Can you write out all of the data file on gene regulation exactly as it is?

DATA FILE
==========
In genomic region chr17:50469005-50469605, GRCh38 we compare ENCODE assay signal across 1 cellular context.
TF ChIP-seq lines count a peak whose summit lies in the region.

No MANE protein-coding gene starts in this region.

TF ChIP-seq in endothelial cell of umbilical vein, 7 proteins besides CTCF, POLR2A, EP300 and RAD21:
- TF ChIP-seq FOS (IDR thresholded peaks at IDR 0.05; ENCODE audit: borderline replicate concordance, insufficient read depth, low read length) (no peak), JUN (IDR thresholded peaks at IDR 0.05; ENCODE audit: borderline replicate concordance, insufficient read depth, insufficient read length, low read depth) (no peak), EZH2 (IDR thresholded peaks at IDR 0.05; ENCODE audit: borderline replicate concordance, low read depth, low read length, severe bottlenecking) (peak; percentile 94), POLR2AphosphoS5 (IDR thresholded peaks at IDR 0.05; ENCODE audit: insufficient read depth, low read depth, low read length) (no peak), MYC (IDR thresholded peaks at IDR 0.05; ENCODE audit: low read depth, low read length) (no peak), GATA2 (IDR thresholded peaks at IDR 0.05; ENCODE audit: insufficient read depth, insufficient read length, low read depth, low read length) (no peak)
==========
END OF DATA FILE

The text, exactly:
In genomic region chr17:50469005-50469605, GRCh38 we compare ENCODE assay signal across 1 cellular context.
TF ChIP-seq lines count a peak whose summit lies in the region.

No MANE protein-coding gene starts in this region.

TF ChIP-seq in endothelial cell of umbilical vein, 7 proteins besides CTCF, POLR2A, EP300 and RAD21:
- TF ChIP-seq FOS (IDR thresholded peaks at IDR 0.05; ENCODE audit: borderline replicate concordance, insufficient read depth, low read length) (no peak), JUN (IDR thresholded peaks at IDR 0.05; ENCODE audit: borderline replicate concordance, insufficient read depth, insufficient read length, low read depth) (no peak), EZH2 (IDR thresholded peaks at IDR 0.05; ENCODE audit: borderline replicate concordance, low read depth, low read length, severe bottlenecking) (peak; percentile 94), POLR2AphosphoS5 (IDR thresholded peaks at IDR 0.05; ENCODE audit: insufficient read depth, low read depth, low read length) (no peak), MYC (IDR thresholded peaks at IDR 0.05; ENCODE audit: low read depth, low read length) (no peak), GATA2 (IDR thresholded peaks at IDR 0.05; ENCODE audit: insufficient read depth, insufficient read length, low read depth, low read length) (no peak)